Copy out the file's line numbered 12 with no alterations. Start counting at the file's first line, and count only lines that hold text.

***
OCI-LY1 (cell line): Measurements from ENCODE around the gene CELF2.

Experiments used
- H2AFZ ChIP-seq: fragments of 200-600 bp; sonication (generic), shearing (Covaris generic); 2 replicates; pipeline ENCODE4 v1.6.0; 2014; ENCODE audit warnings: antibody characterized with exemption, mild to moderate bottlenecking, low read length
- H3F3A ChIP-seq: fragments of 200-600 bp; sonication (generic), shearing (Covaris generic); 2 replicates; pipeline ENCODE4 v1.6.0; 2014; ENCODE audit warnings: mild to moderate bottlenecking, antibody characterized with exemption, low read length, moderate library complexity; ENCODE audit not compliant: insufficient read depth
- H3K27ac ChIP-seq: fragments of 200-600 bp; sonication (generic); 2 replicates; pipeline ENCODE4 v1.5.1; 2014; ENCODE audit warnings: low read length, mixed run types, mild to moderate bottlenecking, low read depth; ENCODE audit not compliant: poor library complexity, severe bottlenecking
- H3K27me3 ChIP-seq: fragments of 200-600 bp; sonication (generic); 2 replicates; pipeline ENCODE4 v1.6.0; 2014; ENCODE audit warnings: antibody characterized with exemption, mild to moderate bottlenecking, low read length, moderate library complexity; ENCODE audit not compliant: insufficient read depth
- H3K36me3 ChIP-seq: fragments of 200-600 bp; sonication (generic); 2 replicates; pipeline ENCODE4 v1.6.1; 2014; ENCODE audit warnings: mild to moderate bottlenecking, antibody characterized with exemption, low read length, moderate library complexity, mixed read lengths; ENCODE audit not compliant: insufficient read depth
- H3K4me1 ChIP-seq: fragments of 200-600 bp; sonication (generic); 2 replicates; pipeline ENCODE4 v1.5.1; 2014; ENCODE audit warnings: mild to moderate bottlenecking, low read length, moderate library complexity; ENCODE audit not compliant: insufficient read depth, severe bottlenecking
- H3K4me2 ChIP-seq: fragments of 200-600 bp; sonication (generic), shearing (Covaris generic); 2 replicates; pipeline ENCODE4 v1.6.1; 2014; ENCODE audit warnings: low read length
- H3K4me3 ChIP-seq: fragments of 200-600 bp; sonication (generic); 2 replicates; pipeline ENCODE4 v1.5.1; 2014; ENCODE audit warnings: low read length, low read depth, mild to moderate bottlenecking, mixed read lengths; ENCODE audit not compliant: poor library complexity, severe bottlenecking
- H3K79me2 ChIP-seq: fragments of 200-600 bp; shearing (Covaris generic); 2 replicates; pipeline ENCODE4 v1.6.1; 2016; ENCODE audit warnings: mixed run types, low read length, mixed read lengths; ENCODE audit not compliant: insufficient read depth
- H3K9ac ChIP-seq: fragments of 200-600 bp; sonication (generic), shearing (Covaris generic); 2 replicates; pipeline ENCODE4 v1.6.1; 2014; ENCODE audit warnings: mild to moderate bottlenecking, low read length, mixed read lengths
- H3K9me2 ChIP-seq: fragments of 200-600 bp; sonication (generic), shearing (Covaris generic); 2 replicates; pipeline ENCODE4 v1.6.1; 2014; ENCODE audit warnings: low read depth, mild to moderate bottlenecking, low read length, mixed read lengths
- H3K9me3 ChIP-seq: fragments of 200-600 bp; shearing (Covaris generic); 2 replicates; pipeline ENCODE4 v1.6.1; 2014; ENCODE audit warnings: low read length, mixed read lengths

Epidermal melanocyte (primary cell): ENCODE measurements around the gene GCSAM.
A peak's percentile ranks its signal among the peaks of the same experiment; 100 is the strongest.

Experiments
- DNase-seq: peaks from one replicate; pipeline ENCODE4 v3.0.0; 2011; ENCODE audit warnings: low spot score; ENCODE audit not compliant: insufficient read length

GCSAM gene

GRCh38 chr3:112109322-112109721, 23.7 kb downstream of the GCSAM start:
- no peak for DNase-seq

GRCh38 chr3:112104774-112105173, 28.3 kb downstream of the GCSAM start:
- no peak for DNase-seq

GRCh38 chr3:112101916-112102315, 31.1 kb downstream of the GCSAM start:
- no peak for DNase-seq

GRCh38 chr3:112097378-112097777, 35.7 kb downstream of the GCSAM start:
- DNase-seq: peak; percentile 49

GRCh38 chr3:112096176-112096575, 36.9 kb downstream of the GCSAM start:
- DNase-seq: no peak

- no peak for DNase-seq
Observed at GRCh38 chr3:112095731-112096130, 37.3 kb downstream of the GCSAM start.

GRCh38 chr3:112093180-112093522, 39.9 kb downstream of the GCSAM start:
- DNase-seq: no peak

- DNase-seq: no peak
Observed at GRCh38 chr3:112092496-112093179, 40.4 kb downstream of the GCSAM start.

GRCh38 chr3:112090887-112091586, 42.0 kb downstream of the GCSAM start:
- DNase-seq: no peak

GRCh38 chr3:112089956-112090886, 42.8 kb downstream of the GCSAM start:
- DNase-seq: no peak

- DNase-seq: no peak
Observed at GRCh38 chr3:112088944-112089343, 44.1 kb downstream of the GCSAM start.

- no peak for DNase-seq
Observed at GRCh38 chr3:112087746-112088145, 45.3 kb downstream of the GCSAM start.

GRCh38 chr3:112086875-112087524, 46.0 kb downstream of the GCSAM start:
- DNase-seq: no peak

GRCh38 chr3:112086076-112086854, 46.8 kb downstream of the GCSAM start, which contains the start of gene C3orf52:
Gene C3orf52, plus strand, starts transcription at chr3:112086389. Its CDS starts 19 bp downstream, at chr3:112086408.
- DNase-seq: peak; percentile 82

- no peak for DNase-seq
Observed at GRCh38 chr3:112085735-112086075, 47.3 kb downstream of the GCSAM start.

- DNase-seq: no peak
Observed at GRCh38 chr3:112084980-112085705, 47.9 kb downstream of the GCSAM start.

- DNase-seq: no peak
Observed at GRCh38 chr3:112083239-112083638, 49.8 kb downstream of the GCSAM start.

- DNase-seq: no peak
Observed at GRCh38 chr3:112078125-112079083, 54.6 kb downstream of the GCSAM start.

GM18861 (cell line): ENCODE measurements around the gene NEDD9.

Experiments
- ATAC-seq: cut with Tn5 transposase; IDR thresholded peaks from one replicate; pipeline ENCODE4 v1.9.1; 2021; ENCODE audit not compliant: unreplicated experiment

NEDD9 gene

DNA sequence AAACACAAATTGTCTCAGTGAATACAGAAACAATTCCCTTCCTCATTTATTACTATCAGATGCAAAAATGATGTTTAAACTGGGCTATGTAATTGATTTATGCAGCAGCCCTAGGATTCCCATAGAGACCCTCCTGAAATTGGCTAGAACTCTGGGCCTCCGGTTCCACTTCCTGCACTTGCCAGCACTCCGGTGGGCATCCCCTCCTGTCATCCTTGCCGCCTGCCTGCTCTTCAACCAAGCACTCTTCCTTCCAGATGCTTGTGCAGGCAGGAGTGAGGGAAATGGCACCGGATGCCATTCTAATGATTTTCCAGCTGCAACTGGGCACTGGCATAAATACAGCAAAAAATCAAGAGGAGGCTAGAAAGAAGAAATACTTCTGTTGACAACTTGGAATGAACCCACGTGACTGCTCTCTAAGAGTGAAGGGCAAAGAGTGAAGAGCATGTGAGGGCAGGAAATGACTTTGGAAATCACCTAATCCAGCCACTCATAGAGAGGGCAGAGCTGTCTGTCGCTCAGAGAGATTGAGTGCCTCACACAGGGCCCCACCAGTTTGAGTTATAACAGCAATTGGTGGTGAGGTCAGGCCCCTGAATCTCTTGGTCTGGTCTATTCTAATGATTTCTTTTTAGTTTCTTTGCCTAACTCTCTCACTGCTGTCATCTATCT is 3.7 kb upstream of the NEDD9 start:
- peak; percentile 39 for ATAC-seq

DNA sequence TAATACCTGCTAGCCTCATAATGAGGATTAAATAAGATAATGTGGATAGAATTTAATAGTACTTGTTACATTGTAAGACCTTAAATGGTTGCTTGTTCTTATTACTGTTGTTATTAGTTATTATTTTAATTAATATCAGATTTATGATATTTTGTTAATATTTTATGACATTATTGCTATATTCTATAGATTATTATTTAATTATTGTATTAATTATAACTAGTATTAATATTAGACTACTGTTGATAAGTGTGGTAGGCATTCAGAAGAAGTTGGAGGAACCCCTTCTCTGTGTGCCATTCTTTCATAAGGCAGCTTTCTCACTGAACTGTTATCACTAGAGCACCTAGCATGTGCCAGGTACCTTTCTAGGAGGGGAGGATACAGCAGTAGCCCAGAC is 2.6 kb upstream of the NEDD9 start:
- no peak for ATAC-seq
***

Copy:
- H3K9ac ChIP-seq: fragments of 200-600 bp; sonication (generic), shearing (Covaris generic); 2 replicates; pipeline ENCODE4 v1.6.1; 2014; ENCODE audit warnings: mild to moderate bottlenecking, low read length, mixed read lengths